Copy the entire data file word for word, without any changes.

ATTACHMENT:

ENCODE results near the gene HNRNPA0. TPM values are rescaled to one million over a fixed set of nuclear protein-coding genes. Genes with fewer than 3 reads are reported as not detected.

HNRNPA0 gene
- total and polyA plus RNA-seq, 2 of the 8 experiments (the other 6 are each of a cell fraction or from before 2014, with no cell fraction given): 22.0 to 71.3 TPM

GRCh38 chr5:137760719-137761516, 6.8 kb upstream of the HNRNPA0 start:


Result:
ENCODE results near the gene HNRNPA0. TPM values are rescaled to one million over a fixed set of nuclear protein-coding genes. Genes with fewer than 3 reads are reported as not detected.

HNRNPA0 gene
- total and polyA plus RNA-seq, 2 of the 8 experiments (the other 6 are each of a cell fraction or from before 2014, with no cell fraction given): 22.0 to 71.3 TPM

GRCh38 chr5:137760719-137761516, 6.8 kb upstream of the HNRNPA0 start: